OK, it didn’t seem like our best idea at the time, but getting a penniless backpacker with a heavy Glaswegian accent to interview a millionaire house DJ from Chicago proved to be a stroke of genius. It turns out some languages are universal as British Balls’ Paul Collins talks to Felix Da Housecat about his secret love for Scotland, Chicago boy done good Barack Obama and the fine line between being commercial and being successful. Just don’t ask him about DJ Paris Hilton …
IN most cases, the hardest part of interviewing an international superstar DJ is finding some common ground to spark the conversation into life.
After all, what could I, a humble backpacking magazine writer, have to offer Felix da Housecat, a millionaire DJ and producer who has pushed the boundaries of house music for 20 years, a man capable of selling out venues in almost any country in the world and who, as if to emphasise his jet-setting lifestyle, is calling in today from Rio, Brazil, after another packed show.
Yet, to my surprise, I pretty much had him at “hello”.
You see, Felix starts off perplexed, unable to understand a word I say, but following these teething problems, his deep Chicago drawl turns excitable as soon as he establishes exactly where I actually hail from, providing an instant, and ideal, ice breaker for the conversation.
“Shit man, I was playing your hometown when you was in diapers!” he declares with a mix of pride and embarrassment.
“Forget London man, I remember every show I ever did in Glasgow. The Arches (a Glasgow nightclub), man, that’s where it at.
“My manager knows never to turn down a show there, it’s crazy, the same guy has been doing lighting there since I first played 20 years ago.
“I’ve been playing with the Slam Boys there for years and every time I play the crowd are mad as hell, jumping up and down and trying to destroy everything, I love it man, they know how to party.
“I even made a song about it called Cashback. It’s the coolest city in the UK and I’ll keep coming back ‘til the day I give it up, for sure.”
Pleasantries aside, Felix is well placed to judge the merit of cities having played every major venue the world has to offer in a career which has spanned more than 20 years.
A DJ and a producer, his upbringing in Chicago, the undisputed birthplace of house music, gave a young Felix the perfect grounding in the industry, and, after releasing his first single Phantasy Girl as a raw 15-year-old with Acid House pioneer, DJ Pierre, he has consistently been one of the genre’s most innovative performers, able to embrace new technology and competition to remain edgy.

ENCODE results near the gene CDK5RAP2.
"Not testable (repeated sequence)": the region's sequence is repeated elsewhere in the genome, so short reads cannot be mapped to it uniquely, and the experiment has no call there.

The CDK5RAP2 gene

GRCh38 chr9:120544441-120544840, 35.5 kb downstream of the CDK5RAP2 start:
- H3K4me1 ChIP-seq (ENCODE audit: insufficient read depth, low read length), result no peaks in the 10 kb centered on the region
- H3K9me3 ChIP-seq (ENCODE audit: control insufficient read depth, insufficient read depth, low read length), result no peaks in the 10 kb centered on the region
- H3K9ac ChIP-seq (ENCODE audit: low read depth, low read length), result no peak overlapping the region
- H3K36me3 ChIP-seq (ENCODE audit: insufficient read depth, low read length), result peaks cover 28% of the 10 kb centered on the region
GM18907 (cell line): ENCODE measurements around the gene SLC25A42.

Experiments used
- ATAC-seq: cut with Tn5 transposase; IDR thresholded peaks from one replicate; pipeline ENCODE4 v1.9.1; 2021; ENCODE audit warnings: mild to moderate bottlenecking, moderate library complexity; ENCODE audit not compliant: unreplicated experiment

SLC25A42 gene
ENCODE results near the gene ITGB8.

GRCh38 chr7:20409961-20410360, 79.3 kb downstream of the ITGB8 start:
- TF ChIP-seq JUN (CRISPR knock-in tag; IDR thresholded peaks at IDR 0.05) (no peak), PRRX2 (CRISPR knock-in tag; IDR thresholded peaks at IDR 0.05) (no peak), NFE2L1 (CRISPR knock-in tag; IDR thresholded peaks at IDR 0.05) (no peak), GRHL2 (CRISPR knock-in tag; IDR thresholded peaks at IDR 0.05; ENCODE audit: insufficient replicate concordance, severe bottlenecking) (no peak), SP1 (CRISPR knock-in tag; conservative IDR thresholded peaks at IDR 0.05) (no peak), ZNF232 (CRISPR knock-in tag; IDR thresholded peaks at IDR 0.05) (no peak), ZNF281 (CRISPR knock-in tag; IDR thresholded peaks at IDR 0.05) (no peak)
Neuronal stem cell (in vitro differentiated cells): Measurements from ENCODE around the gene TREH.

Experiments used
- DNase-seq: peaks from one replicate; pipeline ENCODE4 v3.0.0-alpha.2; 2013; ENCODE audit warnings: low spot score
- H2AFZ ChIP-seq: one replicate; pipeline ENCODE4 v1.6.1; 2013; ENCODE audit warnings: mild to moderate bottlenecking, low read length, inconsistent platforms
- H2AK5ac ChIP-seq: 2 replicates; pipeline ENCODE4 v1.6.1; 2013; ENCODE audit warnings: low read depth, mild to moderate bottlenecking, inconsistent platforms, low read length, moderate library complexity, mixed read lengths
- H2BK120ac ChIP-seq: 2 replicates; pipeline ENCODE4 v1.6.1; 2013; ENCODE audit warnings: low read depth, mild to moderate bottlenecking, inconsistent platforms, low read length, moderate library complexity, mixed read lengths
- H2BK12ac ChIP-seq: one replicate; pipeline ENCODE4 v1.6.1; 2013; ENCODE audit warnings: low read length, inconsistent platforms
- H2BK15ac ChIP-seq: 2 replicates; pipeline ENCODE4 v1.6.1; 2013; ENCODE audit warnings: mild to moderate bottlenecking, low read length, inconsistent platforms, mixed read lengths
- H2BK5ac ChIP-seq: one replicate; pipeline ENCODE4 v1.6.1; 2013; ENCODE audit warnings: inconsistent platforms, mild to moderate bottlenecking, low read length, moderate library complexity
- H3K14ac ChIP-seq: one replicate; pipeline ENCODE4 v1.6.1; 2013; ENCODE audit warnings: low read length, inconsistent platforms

As a result, he’s one of his city’s most treasured sons.
Yet to my surprise, Felix confesses a career in music wasn’t necessarily the path he would have chosen first.
“I didn’t want to learn keyboard, I didn’t want to learn clarinet, I just wanted to draw,” he admits. “I was the man for grafitti for a while in Chicago, I used to draw wild style battling and that stuff was the shit.
“But Chicago was the place to be for house music and soon enough I started getting into it.
“With the Hot Mix 5 and my dad playing the keyboard it was in my blood – I just did what people told me and I’m still doing that now.
“There’s no doubt I wouldn’t have got into it had I grown up somewhere else but it’s not the home no more. You got great acts coming out across Europe, particularly France, Holland, Belgium etc … and to be honest I don’t really go clubbing for fun in Chicago now.
He added: “I did make sure my manager didn’t book any shows for the election, there was nowhere else I was gonna be that day other than home.
“I had to vote for my Chicago boy, Obama, and I’m glad I’ll be going back to a happier place. “I think the whole world’s happy – apart from the rednecks but, you know, fuck ‘em.”
Of course, one of the downsides of the notoriously fickle DJing world is the inevitable cloud of disdain which lingers over any act that starts to creep into the mainstream.
It’s something Felix has rarely had to worry about, but he did suffer something of a minor backlash from some house music enthusiasts, who deemed him too mainstream a choice for a recent Global Underground compilation CD.
“That shit don’t annoy me,” he declares. “That’s just DJs trying to punk other DJs, it happens all the time. I don’t wanna get anyone into trouble but I would say a guy like Eric Morillo or someone is what people would think of when they think commercial. I got money in my pocket and I’m paid a lot to party, but there’s a difference between commercial and successful.
He added: “But it does annoy me how, you know, Paris Hilton is a DJ, yet you can get a Joe Smith with loads of DJing talent and nobody will take notice. It should never be about acting skills, it should never be about anything other than the DJing.”
And its precisely because of this attitude Felix looks forward to every single one of his shows in Australia.
Showcasing the best established and upcoming acts in dance, the Global Gathering Festival and Felix have gone hand-in-hand for some time and last month he once again stole the show.
“I ain’t played one in Australia before but they’re always cool,” he said.
“You know, I love playing Australia, I really do. I go to Chicago and everyone’s too busy trying to claim me as their own, I go to New York and everyone’s so straight-forward and straight talking, in a good way, but they’re so spoiled you gotta be on the top of your game constantly or you don’t get no love.
“But it’s never hard playing Australia. It’s always a lot of fun and the crowd are among the coolest in the world.”